This is especially true with chronic physiologic or emotional stress, illness, inflammation, depression and aging. It is common for an individual to complain of symptoms consistent with hypothyroidism but have normal TSH and T4 levels. While there are limitations to all testing and there is no perfect test, obtaining free triiodothyronine, reverse triiodothyronine, and triiodothyronine/reverse-triiodothyronine ratios can be helpful to obtain a more accurate evaluation of tissue thyroid status and may be useful to predict those who may respond favorably to thyroid supplementation . Many symptomatic patients with low tissue levels of active thyroid hormone but normal TSH and T4 levels significantly benefit from thyroid replacement, often with significant improvement in fatigue, depression, diabetes, weight gain, PMS, fibromyalgia and numerous other chronic conditions .
With an understanding of thyroid physiology, it becomes clear why a large percentage of patients treated with T4 only preparations continue to be symptomatic. Thyroxine (T4) only preparations should not be considered the treatment of choice and are often not effective in conditions associated with reduced T4 to T3 conversion, reduced uptake of T4 or increased T4 to reverse T3 conversion. As discussed above, with any physiologic stress (emotional or physical), inflammation, depression, inflammation, aging or dieting, T4 to T3 conversion is reduced and T4 will be preferentially converted to reverse T3 ( which acts a competitive inhibitor of T3 (blocks T3 at the receptor) ), reduces metabolism , suppresses T4 to T3 conversion ) and blocks T4 and T3 uptake into the cell.
While a normal TSH cannot be used as a reliable indicator of global tissue thyroid effect, even a minimally elevated TSH (above 2) demonstrates that there is diminished intra-pituitary T3 level and is a clear indication (except in unique situations such as a TSH secreting tumor) that the rest of the body is suffering from inadequate thyroid activity because the pituitary T3 level is always significantly higher than the rest of the body and the most rigorously screened individuals for absence of thyroid disease have a TSH below 2 to 2.5 . Thus, treatment should likely be initiated in any symptomatic person with a TSH greater than 2. Additionally, many individuals will secrete a less bioactive TSH so for the same TSH level, a large percentage of individuals will have reduced stimulation of thyroid activity, further limiting the accuracy of TSH as a measure of overall thyroid status. Reduced bioactivity of TSH is not detected by current TSH assays used in clinical practice.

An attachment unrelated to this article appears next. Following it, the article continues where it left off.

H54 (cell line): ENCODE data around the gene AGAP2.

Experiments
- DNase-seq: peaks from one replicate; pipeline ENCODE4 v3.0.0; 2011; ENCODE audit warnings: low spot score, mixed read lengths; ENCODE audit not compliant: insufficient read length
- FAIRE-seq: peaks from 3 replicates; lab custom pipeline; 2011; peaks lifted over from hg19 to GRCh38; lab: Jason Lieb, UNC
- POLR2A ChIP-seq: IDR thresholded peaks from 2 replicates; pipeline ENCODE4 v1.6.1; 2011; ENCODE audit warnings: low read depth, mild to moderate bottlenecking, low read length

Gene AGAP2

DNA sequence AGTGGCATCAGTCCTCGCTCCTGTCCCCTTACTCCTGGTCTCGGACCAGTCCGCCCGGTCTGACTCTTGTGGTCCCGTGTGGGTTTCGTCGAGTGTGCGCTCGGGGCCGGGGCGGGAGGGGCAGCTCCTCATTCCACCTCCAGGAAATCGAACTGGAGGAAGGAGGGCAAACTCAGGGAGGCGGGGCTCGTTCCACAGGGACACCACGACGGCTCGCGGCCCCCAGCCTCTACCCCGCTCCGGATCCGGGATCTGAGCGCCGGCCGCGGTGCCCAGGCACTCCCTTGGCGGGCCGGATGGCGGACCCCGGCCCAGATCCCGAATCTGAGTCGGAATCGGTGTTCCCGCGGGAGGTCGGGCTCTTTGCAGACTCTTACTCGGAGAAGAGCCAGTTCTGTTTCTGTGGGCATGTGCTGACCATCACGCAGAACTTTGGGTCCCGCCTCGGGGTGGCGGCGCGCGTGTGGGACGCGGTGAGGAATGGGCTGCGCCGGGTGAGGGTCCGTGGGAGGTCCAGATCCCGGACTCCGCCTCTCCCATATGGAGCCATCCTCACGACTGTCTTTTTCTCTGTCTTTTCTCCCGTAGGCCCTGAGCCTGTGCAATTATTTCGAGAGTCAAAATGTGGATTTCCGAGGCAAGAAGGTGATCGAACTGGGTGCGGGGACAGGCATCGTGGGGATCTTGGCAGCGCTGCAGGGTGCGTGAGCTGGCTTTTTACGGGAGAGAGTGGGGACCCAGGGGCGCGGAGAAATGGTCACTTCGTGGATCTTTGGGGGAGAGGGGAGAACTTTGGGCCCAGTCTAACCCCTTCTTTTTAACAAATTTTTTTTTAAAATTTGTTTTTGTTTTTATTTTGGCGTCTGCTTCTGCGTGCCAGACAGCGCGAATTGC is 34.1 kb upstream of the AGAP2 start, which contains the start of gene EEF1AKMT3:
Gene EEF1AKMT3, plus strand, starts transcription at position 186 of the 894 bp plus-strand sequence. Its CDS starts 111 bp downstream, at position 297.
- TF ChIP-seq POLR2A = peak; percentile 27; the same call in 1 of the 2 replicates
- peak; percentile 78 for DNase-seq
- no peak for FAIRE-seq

So WHAT DOES ALL OF THIS MEAN?
Many patients are being treated with T4 only and not T3. When their symptoms don’t resolve or get worse, their doc ups their dosage of meds, which can cause WORSE symptoms. On top of that, they feel like their Drs. think they are just a MENTAL CASE. Let me assure you, it isn’t all in your head!
In another blog, I’ll share my PERSONAL experience with MY thyroid imbalance journey, but for today, here is the take away I want to stress! If you feel your Dr. isn’t truly trying to actively figure out why you are still having symptoms after lab work or treatment, you should find another physician who will. It is YOUR health, YOUR life. Partner with a healthcare professional who wants you to live it OPTIMALLY!
Yours in health,
This article originally appeared on Wellness.com